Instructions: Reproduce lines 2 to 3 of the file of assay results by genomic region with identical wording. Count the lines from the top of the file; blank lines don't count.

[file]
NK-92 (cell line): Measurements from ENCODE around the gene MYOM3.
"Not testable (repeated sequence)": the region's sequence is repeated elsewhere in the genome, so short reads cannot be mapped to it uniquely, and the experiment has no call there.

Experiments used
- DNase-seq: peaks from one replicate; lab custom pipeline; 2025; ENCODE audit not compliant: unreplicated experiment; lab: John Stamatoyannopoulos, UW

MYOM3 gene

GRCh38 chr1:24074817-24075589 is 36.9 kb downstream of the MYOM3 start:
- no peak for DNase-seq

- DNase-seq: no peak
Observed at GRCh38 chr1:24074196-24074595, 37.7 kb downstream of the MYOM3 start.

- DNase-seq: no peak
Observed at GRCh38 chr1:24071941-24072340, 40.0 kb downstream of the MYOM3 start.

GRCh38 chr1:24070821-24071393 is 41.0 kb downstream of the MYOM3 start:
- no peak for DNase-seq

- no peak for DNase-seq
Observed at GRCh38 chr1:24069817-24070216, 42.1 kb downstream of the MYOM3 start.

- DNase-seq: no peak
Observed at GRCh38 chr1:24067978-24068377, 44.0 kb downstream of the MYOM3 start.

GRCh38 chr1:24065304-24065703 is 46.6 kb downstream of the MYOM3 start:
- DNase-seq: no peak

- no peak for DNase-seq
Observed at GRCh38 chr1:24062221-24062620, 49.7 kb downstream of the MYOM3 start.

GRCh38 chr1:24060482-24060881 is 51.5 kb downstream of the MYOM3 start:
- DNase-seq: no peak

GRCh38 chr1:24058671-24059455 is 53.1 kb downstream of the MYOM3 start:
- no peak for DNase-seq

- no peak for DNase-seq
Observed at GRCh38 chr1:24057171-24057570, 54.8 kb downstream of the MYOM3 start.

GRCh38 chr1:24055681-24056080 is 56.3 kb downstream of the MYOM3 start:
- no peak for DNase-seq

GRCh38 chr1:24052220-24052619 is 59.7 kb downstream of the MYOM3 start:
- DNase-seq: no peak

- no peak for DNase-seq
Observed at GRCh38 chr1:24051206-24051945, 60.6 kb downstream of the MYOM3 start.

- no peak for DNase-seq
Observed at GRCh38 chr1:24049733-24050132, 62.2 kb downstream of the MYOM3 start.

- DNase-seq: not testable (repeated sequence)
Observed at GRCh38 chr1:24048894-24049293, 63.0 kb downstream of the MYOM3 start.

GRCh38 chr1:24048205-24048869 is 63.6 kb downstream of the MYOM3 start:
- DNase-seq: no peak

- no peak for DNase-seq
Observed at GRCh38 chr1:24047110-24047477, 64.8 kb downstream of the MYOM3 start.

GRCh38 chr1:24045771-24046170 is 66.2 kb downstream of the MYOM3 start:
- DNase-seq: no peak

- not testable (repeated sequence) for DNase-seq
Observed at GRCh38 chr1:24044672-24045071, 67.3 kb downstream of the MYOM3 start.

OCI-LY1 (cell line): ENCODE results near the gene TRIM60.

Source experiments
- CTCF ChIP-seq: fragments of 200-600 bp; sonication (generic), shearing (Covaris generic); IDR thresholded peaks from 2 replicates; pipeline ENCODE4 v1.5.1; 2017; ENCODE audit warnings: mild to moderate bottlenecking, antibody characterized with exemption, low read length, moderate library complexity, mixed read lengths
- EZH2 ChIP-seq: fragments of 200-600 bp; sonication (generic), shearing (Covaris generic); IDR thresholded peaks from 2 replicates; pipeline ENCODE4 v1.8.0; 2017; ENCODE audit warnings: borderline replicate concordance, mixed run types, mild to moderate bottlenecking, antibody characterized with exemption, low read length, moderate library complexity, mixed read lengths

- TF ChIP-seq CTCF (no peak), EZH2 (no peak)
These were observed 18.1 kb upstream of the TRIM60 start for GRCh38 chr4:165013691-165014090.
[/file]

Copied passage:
"Not testable (repeated sequence)": the region's sequence is repeated elsewhere in the genome, so short reads cannot be mapped to it uniquely, and the experiment has no call there.

Experiments used